Thursday, February 24, 2011

Collage 324

Here I was following Lucy's lead . . . using diluted ink, a large ink brush, and a new material that I brought to the studio called pan pastels--a pastel powder in a little dish that you apply with a make-up sponge. So much fun!

Emma Rhodes
from page 655-656 of original text
collage, India ink, panpastel
made 1/7/11
page 521-522 Pevear/Volokhonsky translation

Wednesday, February 23, 2011

Collage 323

What happened with this collage? We were giddy in the studio that day. For some reason I decided to cover the whole piece with black acrylic paint -- then panicked, and ran for the sink to wash off as much as possible. Black anything is my go-to for when I don't know what to do -- acrylic paint, ink, whatever.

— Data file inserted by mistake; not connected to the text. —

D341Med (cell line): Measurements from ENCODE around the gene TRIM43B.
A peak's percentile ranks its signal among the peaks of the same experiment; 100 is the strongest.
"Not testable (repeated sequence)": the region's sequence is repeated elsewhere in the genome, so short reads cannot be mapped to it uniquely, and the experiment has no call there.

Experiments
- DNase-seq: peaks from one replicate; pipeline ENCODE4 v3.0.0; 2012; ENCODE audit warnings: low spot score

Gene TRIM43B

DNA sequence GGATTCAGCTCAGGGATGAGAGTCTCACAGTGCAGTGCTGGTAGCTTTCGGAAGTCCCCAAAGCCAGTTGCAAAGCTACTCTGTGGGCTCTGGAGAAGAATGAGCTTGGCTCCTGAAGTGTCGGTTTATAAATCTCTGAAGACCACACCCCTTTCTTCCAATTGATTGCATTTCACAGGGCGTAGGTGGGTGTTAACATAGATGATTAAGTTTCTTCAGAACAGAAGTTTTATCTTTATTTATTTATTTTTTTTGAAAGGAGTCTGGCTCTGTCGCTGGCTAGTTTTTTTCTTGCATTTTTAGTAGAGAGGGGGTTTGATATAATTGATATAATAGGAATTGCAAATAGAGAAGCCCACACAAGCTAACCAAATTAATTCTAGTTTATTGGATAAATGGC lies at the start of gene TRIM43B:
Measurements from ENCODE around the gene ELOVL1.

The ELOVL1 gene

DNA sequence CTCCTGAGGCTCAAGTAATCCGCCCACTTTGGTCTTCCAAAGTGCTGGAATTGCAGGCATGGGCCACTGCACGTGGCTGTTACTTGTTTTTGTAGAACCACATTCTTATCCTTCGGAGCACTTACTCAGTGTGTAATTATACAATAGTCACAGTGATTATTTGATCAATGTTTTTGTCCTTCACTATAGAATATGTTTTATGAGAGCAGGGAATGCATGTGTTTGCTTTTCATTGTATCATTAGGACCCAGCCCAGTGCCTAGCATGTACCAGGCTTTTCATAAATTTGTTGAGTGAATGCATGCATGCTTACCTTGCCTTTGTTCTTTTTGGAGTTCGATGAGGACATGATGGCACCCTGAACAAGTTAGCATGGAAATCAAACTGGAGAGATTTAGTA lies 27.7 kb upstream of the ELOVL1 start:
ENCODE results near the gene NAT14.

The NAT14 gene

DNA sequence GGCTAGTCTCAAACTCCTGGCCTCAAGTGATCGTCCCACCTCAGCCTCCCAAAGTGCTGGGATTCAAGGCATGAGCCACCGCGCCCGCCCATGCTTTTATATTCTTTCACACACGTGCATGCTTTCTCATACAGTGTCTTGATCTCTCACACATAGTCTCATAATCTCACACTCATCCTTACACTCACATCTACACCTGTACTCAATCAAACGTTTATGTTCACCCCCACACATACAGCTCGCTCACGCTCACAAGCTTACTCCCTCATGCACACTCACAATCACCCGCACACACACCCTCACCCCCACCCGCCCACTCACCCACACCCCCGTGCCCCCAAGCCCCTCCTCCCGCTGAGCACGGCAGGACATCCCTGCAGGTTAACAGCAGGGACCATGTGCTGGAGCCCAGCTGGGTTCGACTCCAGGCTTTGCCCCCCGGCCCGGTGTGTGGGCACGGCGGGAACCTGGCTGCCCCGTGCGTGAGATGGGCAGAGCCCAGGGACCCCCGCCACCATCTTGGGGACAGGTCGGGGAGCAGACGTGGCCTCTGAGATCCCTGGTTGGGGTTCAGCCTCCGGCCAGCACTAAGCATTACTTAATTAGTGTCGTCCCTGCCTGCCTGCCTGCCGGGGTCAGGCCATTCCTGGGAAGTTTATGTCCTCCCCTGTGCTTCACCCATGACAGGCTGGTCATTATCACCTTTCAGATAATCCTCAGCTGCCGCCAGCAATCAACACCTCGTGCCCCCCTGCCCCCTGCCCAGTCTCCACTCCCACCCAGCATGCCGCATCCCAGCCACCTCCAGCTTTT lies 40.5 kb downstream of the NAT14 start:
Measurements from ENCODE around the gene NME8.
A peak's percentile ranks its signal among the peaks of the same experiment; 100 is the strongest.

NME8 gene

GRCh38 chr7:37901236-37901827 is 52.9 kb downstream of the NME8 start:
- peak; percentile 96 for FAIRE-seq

I certainly wasn't illustrating what's happening on this page. It is a lovely passage with Nicolai and Natasha comparing notes, memories of their childhood.

"Smiling with pleasure, they went through their memories, not sad, old people's memories, but poetic, youthful ones, those impressions from the very distant past where dream merges with reality, and they laughed softly, rejoicing at something.

Sonia, as always, lagged behind them, though they had memories in common.

Sonia did not remember much of what they remembered, and what she did remember did not evoke in her the poetic feeling they experienced. She only delighted in their joy, trying to imitate it."

Poor Sonia. -- Lola

Lola Baltzell
from page 653-654 of original text
collage, acrylic paint
made 1/7/11
page 519-521 Pevear/Volokhonsky translation

Tuesday, February 22, 2011

Collage 322

Lucy Arrington
from page 651-652 of original text
collage, acrylic ink
made 1/7/11
page 517-519 Pevear/Volokhonsky translation

Natasha is sad and bored. She misses her fiancé terribly. These pages describe an afternoon during the Christmas season, wandering aimlessly around the house testing her power over the servants, but she is desperately unhappy.